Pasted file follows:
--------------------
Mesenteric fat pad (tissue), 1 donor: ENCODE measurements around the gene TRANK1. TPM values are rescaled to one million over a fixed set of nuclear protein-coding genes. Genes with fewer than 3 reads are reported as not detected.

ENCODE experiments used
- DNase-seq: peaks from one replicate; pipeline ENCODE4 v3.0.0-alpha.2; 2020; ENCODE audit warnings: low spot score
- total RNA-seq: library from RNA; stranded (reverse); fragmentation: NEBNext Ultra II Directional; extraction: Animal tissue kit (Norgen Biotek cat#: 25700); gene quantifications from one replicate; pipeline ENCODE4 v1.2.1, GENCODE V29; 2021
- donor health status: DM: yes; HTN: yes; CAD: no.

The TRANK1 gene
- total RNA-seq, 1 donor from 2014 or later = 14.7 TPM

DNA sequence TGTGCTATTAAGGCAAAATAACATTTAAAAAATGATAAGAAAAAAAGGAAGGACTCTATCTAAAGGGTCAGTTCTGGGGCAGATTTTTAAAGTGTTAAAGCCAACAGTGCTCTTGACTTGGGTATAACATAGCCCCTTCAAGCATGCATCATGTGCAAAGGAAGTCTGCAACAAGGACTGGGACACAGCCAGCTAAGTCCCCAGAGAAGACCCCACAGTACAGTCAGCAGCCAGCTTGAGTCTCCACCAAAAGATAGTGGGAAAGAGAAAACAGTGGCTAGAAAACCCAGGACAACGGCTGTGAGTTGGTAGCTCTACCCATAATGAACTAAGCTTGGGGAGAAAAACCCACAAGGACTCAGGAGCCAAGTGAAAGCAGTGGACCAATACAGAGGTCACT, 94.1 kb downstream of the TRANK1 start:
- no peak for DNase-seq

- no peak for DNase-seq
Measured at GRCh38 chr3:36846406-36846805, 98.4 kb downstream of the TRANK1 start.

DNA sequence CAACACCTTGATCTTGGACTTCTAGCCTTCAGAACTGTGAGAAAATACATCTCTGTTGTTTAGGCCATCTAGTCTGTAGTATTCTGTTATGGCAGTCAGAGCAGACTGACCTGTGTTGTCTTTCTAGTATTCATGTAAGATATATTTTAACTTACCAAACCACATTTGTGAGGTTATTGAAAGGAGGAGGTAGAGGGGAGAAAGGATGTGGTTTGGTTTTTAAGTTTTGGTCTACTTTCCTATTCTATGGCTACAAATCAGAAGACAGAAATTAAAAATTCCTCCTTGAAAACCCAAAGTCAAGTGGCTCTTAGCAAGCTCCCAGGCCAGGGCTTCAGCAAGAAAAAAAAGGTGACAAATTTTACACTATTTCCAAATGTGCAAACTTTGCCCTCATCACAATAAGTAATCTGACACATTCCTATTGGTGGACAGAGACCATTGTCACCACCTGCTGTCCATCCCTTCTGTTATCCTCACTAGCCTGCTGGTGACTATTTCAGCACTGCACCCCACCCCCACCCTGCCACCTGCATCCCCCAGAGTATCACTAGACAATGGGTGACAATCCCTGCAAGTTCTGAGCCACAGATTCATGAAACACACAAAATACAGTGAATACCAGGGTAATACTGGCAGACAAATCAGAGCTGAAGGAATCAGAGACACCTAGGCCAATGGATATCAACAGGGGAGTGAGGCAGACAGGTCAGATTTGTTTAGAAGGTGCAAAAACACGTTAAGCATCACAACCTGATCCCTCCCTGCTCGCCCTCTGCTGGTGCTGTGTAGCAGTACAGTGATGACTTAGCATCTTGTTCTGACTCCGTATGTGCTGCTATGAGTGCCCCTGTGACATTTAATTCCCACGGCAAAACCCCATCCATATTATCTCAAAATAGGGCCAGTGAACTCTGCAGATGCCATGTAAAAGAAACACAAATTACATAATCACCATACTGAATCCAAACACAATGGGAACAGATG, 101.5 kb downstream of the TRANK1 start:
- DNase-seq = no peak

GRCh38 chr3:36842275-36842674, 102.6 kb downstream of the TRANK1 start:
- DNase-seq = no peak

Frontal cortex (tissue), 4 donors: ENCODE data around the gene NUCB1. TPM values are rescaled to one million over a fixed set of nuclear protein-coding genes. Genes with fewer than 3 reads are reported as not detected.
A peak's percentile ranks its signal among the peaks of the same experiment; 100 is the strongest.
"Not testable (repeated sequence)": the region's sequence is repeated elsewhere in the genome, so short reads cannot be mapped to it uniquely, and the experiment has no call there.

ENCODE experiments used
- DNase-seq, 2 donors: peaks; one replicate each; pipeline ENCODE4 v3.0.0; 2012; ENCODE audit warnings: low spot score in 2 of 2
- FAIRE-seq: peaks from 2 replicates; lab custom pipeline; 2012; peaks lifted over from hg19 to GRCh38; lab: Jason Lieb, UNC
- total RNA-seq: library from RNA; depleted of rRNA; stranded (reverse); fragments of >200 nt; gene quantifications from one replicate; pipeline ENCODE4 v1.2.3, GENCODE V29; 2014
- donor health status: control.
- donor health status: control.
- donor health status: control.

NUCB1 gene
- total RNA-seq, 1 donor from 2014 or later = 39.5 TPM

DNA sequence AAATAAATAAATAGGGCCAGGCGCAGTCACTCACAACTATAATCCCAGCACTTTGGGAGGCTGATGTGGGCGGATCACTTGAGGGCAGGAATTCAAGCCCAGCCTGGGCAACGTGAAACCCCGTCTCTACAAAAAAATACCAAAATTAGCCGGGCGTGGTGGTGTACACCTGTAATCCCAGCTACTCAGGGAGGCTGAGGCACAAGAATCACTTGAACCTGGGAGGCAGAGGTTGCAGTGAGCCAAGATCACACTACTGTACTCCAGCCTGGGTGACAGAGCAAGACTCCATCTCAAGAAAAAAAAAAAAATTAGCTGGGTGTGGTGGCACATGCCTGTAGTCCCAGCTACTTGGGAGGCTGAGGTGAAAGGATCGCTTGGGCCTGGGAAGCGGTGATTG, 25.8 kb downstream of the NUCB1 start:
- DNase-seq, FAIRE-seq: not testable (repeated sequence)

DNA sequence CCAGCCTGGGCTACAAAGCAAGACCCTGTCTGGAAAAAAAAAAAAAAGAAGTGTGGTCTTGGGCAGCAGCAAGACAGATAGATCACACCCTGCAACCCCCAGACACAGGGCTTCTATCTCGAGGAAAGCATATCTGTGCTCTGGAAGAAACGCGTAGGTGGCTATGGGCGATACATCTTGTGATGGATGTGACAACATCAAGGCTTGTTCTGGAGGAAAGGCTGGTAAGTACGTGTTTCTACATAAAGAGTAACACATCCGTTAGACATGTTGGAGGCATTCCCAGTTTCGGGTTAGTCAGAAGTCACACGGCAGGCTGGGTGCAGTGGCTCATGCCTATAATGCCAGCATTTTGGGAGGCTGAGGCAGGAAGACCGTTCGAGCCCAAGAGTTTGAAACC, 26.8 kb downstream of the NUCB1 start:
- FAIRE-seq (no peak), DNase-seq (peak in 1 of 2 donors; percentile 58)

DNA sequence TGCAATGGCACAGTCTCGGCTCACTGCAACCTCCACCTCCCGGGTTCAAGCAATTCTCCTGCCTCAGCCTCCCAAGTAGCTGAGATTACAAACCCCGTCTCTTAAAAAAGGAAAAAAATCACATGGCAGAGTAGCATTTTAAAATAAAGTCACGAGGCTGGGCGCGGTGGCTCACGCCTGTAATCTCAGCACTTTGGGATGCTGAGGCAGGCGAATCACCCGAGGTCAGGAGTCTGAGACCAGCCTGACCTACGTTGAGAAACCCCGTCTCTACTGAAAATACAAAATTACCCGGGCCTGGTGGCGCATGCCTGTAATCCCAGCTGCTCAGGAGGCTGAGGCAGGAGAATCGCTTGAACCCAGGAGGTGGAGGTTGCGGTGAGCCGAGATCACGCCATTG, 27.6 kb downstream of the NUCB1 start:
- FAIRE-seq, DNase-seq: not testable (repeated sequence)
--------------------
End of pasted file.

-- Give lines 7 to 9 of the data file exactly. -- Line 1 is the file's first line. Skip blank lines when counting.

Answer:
- total RNA-seq, 1 donor from 2014 or later = 14.7 TPM

DNA sequence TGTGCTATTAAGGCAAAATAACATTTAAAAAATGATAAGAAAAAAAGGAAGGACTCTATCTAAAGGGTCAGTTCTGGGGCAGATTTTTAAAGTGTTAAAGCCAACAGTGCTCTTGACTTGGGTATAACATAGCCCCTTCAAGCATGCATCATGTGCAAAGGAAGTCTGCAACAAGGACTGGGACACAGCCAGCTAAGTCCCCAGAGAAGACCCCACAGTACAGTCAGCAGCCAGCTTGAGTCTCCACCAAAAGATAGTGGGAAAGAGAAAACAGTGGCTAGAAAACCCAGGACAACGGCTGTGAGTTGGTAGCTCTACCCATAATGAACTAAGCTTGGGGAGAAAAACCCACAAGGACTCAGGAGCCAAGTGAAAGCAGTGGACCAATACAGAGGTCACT, 94.1 kb downstream of the TRANK1 start:
- no peak for DNase-seq